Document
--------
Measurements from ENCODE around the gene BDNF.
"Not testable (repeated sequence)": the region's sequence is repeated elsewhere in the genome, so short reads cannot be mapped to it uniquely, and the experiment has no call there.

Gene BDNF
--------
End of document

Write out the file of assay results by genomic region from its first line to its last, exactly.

Measurements from ENCODE around the gene BDNF.
"Not testable (repeated sequence)": the region's sequence is repeated elsewhere in the genome, so short reads cannot be mapped to it uniquely, and the experiment has no call there.

Gene BDNF